Tip: Always start your trip upstream into the current. That way when you tire and turn around, you'll head back with the current.
Of course, there's the indoor market to enjoy (and the Sri Lankan food which is my particular favourite) and the crafts. But this winter I had fun on the skating trail and going to the winter park, where people are taboganning, playing hockey, and snowboarding.
In the summer, there's the river walk, and one little known activity - dancing under the market plaza's glitter ball. There are also strange things that occassionally go on around the Oodena Sharing Circle, sometimes to do with vampires and witches.
It's Winnipeg's major tourist draw, but this kind of thing has been done in countless cities who embark on 'waterfront re-development' so if you've seen one, you've seen them all. Buskers, shops selling overpriced goods, restaurants and a bit of history envelopped by a sickly bluish-green that looked fabulous in the late 80's during development (compare with downtown's Portage Place).
All in all, still a nice place to stroll and people watch.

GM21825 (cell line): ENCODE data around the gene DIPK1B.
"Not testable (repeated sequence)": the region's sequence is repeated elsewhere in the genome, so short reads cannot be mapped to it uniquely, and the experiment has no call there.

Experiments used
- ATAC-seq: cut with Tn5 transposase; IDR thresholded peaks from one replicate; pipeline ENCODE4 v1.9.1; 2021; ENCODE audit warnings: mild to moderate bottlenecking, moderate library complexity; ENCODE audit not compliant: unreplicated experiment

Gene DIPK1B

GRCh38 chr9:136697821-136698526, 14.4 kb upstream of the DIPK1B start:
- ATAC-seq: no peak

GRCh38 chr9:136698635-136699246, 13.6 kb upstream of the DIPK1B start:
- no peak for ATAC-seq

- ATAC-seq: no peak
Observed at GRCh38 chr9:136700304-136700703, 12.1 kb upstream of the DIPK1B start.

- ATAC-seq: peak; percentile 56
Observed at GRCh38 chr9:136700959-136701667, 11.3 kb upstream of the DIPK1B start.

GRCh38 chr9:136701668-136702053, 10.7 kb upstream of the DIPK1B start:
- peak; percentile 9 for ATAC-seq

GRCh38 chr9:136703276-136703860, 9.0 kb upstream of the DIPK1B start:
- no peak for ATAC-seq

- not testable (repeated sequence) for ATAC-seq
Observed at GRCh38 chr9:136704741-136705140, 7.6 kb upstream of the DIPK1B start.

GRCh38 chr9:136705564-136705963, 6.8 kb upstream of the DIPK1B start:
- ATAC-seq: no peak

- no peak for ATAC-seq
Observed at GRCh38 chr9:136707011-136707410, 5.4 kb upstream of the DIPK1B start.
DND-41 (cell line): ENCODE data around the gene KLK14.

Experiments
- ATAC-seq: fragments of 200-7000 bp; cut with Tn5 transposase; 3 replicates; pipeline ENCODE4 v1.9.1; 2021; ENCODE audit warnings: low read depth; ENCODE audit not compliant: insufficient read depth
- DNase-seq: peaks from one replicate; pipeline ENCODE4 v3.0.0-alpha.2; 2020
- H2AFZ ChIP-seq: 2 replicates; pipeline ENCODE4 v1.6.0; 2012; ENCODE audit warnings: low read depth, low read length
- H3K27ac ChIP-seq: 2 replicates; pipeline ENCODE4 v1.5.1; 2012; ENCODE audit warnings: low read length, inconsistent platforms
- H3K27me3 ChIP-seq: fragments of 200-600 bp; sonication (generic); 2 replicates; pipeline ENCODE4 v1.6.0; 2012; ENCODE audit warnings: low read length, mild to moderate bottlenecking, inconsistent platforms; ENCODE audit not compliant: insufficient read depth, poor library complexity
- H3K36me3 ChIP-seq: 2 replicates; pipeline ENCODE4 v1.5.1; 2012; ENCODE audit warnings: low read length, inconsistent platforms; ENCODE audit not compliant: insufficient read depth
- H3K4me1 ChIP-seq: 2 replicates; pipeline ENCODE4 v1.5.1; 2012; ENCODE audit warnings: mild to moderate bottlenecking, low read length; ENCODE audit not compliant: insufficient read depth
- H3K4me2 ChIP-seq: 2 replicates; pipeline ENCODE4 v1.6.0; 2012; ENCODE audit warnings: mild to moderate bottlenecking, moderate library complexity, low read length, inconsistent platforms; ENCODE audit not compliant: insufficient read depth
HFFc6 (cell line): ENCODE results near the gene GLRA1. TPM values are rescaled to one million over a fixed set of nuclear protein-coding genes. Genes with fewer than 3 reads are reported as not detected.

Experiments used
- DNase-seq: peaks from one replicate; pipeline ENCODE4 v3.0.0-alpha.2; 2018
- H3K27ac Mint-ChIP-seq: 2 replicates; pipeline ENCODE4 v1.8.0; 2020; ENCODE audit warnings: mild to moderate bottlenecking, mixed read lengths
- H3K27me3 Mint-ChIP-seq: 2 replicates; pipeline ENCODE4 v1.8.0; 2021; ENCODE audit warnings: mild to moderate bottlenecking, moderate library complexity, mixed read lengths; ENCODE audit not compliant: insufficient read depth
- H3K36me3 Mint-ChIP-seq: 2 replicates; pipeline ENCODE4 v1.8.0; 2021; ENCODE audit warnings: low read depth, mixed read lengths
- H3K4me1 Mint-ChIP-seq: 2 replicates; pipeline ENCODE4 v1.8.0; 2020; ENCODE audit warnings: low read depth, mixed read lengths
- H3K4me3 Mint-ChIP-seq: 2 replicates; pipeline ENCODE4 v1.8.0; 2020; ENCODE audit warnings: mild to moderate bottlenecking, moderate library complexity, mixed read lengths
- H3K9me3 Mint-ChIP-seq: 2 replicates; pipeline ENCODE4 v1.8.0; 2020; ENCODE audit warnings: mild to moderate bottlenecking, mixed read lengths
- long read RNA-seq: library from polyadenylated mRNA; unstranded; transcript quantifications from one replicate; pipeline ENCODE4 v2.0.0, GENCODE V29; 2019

The area right at the Red River from where the Assiniboine River meets the Red north for 1/4 mile is Forks National Historic Site of Canada -- A site run and paid for by the federal government. This area is much quieter than the rest of the Forks. You can pause and remember what it could have been like when the area was used as a meeting spot by various native groups hundreds of year ago.
Such a wonderful place for the soul .. To walk along the river walk in the summer or to skate along the river in the winter...Serene beautiful setting pluked where the Assiniboine and Red Rivers meet.
The Oodena Circle is a circular shallow bowl measuring 60 metres across and 2.5 metres deep. This stone circle is geometrically aligned to the sunrise and sunset of the fall and spring equinox, and summer and winter solstices. Surrounding the circle are limestone monoliths depicting the solar system, Earth, wind, fire and water. The base of the circle is the site of a 3,000 year old campsite.
During annual and and special outdoor events the Oodena Circle is used as a stage for various performances.
The Forks Market Tower is six storeys tall and made of glass. The exterior viewing platform has a great view of both rivers and city skyline. You can take the elevator up or take the stairs and read about winnipeg's culture and heritage from large panels dotted along the staircase.